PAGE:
Open 2015: Paul Dunne fails to live the dream but still delights the locals

Irishman came close to being first amateur winner since 1930

Click to follow
The Independent Online

While the world of sport was asking “Paul who?”, nobody at Greystones Golf Club here on Monday was the least surprised by Paul Dunne’s audacious bid to become the Open’s first amateur winner since 1930.

As members swapped the office for the club bar in a town 17 miles south of Dublin, it was standing room only in the County Wicklow clubhouse to watch the Irish youngster, who began wowing locals as a 10-year-old, take the lead into the final round at St Andrews.

“If you had asked any of the members here last Wednesday if they’d be surprised if Paul finished in the top 10, I’d say the majority of people would have said ‘no’,” said David Fry, who looks after the club’s under-15 team, all of whom are now aiming to become the next Paul Dunne.

“We all know the talent is there, it was just a case of when it was going to come through. I would be shocked if he doesn’t become a star and hopefully a southern (Irish) Rory McIlroy.”

In the club foyer, a photograph of a teenage Dunne alongside a list of achievements underlined that potential, with barely enough room to cram in his collection of regional, national and European honours. Upstairs locals roared as Dunne fought back with two birdies in three holes after dropping shots on his first two as a microphone gaffer taped to the television piped commentary around the packed clubhouse. Many others had decided as late as Sunday night to hop on a ferry to cheer him on in Scotland.

“After I watched him in practice, I told everyone in the club to put money on him making the cut because he was just hitting the ball so well,” club professional Karl Holmes told national broadcaster RTE from St Andrews, as the  22-year-old’s progress dominated TV, radio and newspaper front pages in Ireland.

golf.jpg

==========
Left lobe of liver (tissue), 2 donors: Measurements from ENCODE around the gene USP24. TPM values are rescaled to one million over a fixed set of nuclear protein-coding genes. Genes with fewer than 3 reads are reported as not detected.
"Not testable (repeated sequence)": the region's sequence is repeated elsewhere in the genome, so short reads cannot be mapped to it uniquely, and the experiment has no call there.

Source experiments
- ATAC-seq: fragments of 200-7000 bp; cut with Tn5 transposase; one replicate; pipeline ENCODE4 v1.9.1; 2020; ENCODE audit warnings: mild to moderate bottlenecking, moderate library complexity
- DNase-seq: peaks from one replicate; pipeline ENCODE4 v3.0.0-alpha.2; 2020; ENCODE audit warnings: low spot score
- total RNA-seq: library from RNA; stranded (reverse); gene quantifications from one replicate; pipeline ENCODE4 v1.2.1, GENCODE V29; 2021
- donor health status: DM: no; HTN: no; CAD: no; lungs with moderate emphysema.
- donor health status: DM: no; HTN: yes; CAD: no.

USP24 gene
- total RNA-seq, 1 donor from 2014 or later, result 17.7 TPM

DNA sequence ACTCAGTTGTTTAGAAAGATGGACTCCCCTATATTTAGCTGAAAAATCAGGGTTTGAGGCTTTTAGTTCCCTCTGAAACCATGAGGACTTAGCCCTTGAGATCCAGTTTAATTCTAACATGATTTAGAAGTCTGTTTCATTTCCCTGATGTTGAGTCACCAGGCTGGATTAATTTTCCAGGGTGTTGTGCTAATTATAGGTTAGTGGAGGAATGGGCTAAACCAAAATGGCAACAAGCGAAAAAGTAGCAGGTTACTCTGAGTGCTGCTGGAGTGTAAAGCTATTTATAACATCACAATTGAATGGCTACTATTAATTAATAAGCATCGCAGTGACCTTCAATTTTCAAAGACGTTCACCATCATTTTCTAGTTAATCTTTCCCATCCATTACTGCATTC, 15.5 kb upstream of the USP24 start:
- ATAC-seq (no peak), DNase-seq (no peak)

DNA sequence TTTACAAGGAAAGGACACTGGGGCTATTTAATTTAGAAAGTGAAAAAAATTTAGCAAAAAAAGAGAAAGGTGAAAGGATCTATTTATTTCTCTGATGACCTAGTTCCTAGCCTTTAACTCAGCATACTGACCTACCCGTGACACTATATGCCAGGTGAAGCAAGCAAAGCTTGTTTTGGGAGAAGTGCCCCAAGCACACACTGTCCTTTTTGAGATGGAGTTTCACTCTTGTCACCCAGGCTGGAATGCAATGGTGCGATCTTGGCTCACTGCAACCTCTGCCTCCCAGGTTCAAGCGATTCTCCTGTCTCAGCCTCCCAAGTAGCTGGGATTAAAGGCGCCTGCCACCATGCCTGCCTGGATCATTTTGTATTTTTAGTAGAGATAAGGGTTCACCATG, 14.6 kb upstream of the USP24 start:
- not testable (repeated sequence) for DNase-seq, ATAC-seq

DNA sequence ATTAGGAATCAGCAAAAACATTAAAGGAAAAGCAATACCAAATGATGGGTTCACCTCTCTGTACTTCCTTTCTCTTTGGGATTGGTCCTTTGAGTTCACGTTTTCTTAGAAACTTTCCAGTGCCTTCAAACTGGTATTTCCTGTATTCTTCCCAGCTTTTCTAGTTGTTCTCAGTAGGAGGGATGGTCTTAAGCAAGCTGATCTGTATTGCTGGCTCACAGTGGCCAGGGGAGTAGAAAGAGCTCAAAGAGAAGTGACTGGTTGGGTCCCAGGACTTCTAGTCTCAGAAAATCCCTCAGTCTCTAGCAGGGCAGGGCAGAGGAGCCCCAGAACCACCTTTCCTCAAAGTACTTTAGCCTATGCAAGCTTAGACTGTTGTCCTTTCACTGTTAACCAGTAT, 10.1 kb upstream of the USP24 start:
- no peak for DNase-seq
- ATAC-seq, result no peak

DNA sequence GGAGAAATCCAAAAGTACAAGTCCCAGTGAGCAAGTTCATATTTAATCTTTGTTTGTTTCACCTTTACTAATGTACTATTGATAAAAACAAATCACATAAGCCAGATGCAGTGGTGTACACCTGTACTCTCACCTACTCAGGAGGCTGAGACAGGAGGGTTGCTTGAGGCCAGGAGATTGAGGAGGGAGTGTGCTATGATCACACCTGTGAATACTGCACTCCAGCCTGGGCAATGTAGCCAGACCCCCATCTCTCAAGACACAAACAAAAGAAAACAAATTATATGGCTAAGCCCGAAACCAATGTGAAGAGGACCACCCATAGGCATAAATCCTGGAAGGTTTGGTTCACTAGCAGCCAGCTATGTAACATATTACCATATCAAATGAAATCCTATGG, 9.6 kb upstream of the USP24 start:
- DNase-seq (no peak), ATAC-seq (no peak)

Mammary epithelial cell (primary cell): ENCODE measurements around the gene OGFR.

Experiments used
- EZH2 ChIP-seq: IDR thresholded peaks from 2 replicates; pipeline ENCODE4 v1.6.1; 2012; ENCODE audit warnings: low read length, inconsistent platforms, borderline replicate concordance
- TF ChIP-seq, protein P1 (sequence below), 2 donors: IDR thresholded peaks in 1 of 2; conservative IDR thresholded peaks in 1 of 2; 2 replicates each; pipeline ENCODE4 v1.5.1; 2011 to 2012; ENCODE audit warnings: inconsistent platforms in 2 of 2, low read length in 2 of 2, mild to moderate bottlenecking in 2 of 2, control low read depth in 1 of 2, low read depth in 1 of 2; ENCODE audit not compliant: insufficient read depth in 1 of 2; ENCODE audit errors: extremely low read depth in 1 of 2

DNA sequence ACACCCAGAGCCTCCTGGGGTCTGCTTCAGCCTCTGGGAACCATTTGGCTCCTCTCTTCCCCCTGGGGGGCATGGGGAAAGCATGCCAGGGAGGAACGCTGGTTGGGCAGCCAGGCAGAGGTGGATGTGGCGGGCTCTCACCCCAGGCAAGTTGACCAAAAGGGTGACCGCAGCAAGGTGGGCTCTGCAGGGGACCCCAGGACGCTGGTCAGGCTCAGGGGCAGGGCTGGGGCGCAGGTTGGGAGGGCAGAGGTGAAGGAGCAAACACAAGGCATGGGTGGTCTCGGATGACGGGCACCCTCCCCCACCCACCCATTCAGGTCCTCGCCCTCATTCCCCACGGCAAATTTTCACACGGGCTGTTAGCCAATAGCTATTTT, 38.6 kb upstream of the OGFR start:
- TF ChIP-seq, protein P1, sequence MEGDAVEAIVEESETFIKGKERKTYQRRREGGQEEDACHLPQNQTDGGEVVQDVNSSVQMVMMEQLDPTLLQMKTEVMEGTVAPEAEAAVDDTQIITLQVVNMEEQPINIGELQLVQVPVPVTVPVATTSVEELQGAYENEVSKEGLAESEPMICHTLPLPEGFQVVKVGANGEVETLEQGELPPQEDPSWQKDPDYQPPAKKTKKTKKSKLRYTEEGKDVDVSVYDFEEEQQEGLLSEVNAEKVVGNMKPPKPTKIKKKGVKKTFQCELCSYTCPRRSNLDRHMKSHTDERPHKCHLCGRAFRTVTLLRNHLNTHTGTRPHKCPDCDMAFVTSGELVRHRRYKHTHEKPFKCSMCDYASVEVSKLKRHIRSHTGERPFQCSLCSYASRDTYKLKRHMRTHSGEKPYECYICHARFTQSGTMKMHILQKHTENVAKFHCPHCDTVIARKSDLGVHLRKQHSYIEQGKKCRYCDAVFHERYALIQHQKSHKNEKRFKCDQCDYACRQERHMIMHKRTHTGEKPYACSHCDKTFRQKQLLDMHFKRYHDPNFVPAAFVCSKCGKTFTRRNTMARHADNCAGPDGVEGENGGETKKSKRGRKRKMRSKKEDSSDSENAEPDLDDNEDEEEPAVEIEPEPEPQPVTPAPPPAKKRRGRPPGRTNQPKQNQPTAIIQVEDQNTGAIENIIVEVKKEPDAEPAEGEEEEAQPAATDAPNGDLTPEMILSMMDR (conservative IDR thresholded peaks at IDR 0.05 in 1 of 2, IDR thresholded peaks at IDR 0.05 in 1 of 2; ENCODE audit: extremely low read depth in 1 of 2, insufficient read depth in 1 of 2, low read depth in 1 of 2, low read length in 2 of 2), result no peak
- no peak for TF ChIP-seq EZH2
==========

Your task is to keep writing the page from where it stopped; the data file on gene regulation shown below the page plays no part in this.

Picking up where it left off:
Greystones Golf Club members cheer as Paul Dunne birdies the fifth hole during yesterday’s final round at St Andrews

“He was always an exceptional sportsman, he excelled at tennis, soccer, Gaelic (football). He was one of those annoying kids who is really good at everything. His life is obviously going to change dramatically after today.”

His dream of becoming the first amateur to win the title since 1930 quickly evaporated during a poor back nine that left him six over par for the day and six under for the tournament. But, having watched their man show remarkable composure to shoot three sub-70 rounds before yesterday’s disappointing 78, the United States university graduate was given a standing ovation in his home clubhouse as he tapped in his final putt.

“Unbelievable, it’s been the fulfilment of what he’s done for years and years,” said  68-year-old Nigel Robinson, helping overrun bar staff collect empty pint glasses.

“He is the nicest young man that you could ever come across. No matter where he finished, he did us all proud.”

While the journey feels like it is just beginning for Dunne, his compatriot and two-time Open champion Padraig Harrington has endured many ups and downs during his long golfing journey. But the Dubliner believes he has rediscovered some form in the majors after an encouraging performance at St Andrews.

Since winning the 2008 US PGA Championship, his third career major, he has recorded just three top-10 finishes – the last his joint-fourth at the 2012 US Open at Olympic Club in San Francisco.

Even though his seven-under total – after a final-round 75 – was good enough only for a share of 20th at the Open, the way he got himself into contention has provided renewed optimism. “I felt very good mentally,” he said. “Then the greens kind of got a bit to me. I hit lovely shots really all the way home.

“Only that tee shot on 17 wasn’t great but everything was pretty strong. I felt I hit the ball every bit as well as I needed to but I clearly didn’t putt well today. I have to think about that and figure it out.”

Three birdies in five holes lifted him to 13 under and into a share of the lead but he hit his drive into gorse to double-bogey the sixth and, although he got it back to 11 under with seven holes left, three bogeys and a double did more damage despite a brilliant long, curling birdie putt at the 16th.

“Things were going well and I thought (on the sixth), ‘Why not take it on?’ It was disappointing to lose the ball,” said the Irishman. “It wasn’t the end of the world but after three-putting eight, I really struggled with the putter.”

Comments